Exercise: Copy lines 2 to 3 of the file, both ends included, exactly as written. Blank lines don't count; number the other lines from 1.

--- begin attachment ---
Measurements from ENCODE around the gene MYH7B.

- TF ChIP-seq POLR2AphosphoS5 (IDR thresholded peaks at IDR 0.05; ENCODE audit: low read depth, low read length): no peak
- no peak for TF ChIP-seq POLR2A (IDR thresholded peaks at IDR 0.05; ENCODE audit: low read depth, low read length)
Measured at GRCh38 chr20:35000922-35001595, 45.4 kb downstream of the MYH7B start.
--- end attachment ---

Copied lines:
- TF ChIP-seq POLR2AphosphoS5 (IDR thresholded peaks at IDR 0.05; ENCODE audit: low read depth, low read length): no peak
- no peak for TF ChIP-seq POLR2A (IDR thresholded peaks at IDR 0.05; ENCODE audit: low read depth, low read length)